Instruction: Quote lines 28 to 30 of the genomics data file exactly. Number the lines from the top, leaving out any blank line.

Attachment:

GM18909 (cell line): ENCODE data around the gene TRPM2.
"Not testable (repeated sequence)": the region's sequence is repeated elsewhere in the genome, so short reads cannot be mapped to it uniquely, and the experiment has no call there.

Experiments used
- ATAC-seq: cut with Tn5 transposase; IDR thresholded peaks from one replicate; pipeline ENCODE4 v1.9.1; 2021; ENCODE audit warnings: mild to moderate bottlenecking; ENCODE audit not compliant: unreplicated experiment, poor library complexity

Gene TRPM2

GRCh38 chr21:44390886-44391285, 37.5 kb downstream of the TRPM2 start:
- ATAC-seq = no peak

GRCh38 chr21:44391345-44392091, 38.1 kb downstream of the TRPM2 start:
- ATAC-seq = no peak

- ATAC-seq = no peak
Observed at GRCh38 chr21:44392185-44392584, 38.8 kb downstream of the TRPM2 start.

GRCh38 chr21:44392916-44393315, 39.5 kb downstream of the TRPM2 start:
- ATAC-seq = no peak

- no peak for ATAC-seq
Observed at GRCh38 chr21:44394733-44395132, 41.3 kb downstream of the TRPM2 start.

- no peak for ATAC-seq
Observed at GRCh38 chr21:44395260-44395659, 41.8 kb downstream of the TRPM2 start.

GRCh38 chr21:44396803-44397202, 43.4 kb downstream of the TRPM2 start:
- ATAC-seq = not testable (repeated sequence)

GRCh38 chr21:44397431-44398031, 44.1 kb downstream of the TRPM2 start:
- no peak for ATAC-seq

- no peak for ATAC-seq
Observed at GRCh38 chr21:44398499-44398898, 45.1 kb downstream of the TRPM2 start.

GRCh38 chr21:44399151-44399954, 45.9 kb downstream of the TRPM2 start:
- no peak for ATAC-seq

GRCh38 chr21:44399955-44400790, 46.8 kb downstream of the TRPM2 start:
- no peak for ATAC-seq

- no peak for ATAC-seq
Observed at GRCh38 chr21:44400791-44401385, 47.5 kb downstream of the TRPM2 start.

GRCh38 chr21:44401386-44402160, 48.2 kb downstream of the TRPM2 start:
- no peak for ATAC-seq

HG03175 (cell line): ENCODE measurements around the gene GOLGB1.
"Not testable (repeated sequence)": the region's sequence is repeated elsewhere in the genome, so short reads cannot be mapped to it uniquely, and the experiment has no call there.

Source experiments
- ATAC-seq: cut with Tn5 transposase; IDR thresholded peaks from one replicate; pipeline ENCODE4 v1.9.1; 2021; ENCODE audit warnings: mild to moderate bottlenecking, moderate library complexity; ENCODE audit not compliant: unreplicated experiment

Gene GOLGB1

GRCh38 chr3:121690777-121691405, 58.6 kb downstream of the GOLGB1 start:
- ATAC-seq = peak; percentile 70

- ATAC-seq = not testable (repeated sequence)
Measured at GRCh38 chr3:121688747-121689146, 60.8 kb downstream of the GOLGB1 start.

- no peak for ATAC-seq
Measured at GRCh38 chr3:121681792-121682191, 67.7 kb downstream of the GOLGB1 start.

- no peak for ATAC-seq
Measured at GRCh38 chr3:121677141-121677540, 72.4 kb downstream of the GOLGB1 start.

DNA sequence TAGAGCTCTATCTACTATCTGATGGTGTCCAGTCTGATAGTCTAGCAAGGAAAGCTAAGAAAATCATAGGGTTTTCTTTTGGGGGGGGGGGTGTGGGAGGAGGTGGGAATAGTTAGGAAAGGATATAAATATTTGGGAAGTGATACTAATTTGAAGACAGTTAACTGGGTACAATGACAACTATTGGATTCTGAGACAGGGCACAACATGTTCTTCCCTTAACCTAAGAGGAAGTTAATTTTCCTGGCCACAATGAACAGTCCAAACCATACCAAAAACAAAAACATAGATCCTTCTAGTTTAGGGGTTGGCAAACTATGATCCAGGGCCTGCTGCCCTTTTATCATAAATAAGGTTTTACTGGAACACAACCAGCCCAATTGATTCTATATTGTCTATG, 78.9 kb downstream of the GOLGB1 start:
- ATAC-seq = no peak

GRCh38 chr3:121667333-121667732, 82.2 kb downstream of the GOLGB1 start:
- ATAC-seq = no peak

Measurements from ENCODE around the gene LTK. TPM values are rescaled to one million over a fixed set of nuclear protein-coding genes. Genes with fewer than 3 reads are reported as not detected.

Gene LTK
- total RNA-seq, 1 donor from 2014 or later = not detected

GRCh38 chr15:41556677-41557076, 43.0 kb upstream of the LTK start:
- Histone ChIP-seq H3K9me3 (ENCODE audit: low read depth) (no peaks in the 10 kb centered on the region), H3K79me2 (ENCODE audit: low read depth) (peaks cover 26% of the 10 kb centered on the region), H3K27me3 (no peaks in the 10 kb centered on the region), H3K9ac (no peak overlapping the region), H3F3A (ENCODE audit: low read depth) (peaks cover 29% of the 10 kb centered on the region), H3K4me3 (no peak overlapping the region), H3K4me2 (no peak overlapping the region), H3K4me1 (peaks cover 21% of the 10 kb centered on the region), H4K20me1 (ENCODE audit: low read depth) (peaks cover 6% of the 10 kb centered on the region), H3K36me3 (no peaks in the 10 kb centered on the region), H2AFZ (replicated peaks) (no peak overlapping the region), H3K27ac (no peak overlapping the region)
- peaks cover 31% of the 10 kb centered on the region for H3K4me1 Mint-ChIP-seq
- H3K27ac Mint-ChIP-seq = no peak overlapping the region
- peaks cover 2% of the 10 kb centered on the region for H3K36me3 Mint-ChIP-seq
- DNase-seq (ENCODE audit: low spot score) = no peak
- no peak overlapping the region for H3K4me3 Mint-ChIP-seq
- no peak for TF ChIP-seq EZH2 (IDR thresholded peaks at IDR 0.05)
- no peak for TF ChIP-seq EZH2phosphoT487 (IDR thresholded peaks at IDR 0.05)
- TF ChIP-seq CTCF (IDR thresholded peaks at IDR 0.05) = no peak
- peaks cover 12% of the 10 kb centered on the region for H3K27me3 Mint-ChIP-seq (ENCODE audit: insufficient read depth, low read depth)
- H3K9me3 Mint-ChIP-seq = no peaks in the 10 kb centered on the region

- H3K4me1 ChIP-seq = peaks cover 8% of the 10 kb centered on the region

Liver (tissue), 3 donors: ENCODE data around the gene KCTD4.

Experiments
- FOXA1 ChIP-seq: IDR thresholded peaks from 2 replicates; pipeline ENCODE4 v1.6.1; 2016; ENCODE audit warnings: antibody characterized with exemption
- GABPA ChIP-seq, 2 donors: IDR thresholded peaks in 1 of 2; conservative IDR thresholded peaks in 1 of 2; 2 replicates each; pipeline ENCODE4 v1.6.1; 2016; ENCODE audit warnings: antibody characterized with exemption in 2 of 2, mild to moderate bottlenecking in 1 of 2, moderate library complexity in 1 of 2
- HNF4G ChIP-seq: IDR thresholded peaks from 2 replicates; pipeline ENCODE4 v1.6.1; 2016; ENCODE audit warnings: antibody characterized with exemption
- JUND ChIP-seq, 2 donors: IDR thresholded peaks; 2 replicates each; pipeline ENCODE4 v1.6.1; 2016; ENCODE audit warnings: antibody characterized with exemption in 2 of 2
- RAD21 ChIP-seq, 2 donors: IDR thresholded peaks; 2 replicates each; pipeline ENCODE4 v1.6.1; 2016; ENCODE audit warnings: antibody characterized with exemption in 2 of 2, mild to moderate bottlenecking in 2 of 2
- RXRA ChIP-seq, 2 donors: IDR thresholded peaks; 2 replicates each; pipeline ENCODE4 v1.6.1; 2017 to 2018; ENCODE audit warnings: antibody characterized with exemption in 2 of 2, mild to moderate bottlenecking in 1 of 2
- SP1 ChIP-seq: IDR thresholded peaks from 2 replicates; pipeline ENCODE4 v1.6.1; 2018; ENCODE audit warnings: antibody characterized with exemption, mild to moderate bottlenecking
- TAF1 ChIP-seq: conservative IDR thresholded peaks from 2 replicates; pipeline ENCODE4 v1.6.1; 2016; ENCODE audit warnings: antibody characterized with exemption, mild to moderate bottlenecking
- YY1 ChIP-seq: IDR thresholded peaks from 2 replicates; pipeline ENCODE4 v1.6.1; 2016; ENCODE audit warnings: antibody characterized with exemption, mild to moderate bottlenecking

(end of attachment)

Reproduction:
- no peak for ATAC-seq
Observed at GRCh38 chr21:44400791-44401385, 47.5 kb downstream of the TRPM2 start.

GRCh38 chr21:44401386-44402160, 48.2 kb downstream of the TRPM2 start: